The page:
Monday, March 10, 2014
By Mae Anderson
The Associated Press
NEW YORK — When it comes to women’s clothing sizes, there’s some funny math going on.
This undated image provided by H&M shows plus-size model Jennie Runk, who is a size 12 or 14, in a swimsuit ad from 2012. The European-based retailer sells trendy clothing in the U.S. equivalent of sizes 1 throughout 16. "Our aim is not to convey a certain message or show an ideal but to have a campaign which can illustrate the collection in an inspiring and clear way," said Andrea Roos, an H&M press officer. (AP Photo/H&M)
The average American woman is about 25 pounds heavier than she was in 1960. Yet women’s plus-size clothing, generally defined as size 14 and up, still makes up only about 9 percent of the $190 billion spent annually on clothes.
What’s wrong with this equation? It’s not that plus-size women aren’t into fashion. Rather, the fashion industry doesn’t seem interested in them.
The fashion industry has long spent more time, money and marketing on clothing for taut bodies than for curvier ones because it’s easier and more profitable to do so. But retail analysts and plus-size women say there’s something else at play: Stereotypes about larger women not wanting to dress fashionably keep companies from making clothes that are flattering to them. And in turn, that discourages them from spending more.
“There is still an interesting stigma attached to plus-size fashion and the woman who wears it,” says Marie Denee, who wears a size 16 and studies the industry via her website TheCurvyFashionista.com. “Many think ‘Oh, she doesn’t want to draw attention, live life, date, be confident, wear fitted clothes with bold colors and patterns,’ when the exact opposite is true.”
Carmen Barrington, 32, says that attitude has resulted in fewer plus-size options. Barrington, who wears around a size 22, lamented recently after a day of shopping at Forever 21, Lane Bryant and other stores that she sometimes can’t even find decent plus-size clothing at retailers that specialize in it.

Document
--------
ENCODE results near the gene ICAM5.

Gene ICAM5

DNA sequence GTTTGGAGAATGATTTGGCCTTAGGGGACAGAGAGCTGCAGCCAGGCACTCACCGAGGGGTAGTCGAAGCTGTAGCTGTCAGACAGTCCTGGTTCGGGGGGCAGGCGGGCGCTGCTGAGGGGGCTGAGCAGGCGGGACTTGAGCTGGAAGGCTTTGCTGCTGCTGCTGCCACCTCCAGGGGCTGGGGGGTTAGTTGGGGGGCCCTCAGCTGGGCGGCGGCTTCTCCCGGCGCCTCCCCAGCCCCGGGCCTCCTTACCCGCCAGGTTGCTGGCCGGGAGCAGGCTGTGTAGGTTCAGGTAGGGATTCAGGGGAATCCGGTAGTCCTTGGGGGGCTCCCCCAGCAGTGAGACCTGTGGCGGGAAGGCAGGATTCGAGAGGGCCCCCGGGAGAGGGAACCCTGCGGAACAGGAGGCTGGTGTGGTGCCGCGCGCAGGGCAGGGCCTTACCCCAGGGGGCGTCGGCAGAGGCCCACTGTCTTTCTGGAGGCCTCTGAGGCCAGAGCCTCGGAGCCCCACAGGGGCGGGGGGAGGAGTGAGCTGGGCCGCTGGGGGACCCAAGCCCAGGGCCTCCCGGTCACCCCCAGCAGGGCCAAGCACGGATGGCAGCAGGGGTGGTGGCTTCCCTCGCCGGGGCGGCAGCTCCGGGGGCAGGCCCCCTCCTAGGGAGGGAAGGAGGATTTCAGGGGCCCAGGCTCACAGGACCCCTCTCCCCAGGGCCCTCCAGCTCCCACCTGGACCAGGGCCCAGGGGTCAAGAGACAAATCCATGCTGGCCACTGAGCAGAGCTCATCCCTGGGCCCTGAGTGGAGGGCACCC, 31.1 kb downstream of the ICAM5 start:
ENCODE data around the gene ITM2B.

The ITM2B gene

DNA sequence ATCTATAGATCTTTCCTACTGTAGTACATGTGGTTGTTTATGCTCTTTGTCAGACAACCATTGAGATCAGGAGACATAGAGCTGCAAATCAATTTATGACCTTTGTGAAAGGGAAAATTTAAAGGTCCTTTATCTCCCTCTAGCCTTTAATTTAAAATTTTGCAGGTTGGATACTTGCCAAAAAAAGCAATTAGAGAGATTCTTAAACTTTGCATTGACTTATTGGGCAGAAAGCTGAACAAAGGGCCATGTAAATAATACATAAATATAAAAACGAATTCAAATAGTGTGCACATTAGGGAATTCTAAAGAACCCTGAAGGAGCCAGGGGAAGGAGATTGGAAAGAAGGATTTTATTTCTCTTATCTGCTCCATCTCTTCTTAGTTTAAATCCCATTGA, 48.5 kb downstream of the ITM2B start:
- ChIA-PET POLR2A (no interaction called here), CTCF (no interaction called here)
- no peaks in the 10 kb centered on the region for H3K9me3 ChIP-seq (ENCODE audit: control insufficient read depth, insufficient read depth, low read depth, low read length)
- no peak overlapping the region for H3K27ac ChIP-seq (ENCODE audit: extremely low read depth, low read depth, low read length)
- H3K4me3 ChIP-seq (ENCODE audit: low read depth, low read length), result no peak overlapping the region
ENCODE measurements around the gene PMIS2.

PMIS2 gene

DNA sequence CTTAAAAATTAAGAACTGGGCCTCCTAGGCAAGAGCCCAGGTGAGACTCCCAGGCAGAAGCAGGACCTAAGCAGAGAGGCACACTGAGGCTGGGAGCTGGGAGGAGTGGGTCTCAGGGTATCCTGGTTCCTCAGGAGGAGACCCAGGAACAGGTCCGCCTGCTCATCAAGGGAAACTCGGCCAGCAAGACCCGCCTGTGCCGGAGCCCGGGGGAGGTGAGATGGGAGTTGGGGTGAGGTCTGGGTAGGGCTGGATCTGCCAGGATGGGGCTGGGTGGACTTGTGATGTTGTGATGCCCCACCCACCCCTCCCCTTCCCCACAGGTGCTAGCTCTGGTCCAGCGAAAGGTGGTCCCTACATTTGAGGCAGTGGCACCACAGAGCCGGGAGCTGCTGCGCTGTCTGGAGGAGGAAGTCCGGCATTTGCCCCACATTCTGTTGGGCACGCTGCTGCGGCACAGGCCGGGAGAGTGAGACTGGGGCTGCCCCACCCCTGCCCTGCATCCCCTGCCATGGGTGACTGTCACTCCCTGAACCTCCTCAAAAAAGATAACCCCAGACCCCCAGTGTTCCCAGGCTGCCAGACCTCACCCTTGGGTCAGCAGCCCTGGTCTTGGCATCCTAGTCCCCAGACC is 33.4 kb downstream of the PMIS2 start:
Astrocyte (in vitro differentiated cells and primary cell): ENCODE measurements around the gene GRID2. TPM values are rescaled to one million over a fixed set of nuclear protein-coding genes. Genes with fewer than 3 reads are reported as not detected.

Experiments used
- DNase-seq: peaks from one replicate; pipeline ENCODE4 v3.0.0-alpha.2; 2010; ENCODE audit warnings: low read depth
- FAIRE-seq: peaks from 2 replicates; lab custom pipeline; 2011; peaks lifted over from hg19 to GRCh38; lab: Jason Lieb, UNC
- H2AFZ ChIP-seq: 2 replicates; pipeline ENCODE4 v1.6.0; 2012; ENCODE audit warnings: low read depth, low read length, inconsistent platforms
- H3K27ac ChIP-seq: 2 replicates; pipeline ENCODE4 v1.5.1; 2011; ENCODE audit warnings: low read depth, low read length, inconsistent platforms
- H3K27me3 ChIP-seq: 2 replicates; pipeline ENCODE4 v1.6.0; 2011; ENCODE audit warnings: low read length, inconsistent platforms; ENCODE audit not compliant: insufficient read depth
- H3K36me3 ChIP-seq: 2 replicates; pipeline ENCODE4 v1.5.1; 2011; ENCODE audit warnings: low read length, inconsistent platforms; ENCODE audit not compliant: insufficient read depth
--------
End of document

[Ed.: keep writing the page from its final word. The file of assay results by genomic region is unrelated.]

“It was a hot, annoying day, and I spent it trying on stuff, and came up with nothing,” Barrington, who works in human resources, says. “There’s this aversion to being associated with plus-size clothes.”
To be sure, sizing is an inexact science. Women’s sizes were developed in the 1920s as catalogues became popular and ready-to-wear clothing replaced tailor made or self-sewn items.
But while a system of men’s standard sizing based on chest sizes in the Army had worked well, a similar attempt to base women’s sizes on bust measurements wasn’t as reliable. Women’s bust sizes are more variable.
In the 1930s, retailers began adopting even-numbered sizes commonly ranging from 14 to 24, says Alaina Zulli, a dressmaker who studies costume history. But those sizes bore little resemblance to those used today – a size 24 back then, for instance, would be a size 14 today – so the issues of not having enough plus-size fashions likely was not as pronounced.
The sizes stayed the same but the numbers decreased gradually, Zulli says, about 1 size a decade. This is known as “vanity sizing” because it gives women the illusion that they’re fitting into a smaller size.
Women’s sizes, which today range from 0 to 24 but vary from store to store, haven’t evolved much for decades. And for the most part, neither have the range of plus-size fashions.
As a result, the amount spent on women’s plus-size clothing annually has only risen by one percentage point to 9 percent since 2011, the furthest back plus-size data available from research firm NPD Group.
“If the offering becomes stronger, women will spend more,” says Alison Levy, a retail strategist at consulting firm Kurt Salmon. “There’s a significant dollar opportunity in what is currently a very depressed apparel segment that retailers should be looking to exploit.”
Some retailers have started to do just that. H&M, a European-based retailer that sells trendy clothing in the U.S. equivalent of sizes 1 through 16, last summer featured plus-size model Jennie Runk, who is a size 12 or 14, in its swimsuit ads. “Our aim is not to convey a certain message or show an ideal, but to have a campaign which can illustrate the collection in an inspiring and clear way,” said Andrea Roos, an H&M spokeswoman.
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